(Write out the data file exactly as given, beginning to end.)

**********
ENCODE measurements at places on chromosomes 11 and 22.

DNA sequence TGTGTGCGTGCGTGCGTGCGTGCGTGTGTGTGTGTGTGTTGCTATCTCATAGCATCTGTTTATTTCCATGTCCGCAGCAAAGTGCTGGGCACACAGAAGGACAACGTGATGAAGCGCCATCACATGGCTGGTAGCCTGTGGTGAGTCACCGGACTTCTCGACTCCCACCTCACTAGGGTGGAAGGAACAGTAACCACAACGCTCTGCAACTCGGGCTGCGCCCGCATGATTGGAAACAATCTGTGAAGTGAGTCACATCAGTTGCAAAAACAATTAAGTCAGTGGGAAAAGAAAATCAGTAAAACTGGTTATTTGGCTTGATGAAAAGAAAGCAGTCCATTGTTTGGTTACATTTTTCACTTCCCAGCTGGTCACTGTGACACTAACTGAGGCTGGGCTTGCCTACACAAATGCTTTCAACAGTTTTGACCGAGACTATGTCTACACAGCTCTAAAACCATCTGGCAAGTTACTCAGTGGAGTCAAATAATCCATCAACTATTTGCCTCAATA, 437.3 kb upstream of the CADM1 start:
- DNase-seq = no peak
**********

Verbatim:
ENCODE measurements at places on chromosomes 11 and 22.

DNA sequence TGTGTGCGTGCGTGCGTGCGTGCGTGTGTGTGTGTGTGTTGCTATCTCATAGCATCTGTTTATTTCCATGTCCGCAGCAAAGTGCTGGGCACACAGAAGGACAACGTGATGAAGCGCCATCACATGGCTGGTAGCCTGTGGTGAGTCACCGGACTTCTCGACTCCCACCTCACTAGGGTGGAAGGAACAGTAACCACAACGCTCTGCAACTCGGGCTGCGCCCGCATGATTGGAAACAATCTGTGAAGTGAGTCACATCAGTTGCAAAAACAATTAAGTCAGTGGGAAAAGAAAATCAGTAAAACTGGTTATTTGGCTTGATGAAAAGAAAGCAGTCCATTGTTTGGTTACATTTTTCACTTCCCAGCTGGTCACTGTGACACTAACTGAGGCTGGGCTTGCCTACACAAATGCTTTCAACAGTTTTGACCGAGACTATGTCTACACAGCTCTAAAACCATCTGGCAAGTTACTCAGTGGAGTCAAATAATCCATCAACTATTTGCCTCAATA, 437.3 kb upstream of the CADM1 start:
- DNase-seq = no peak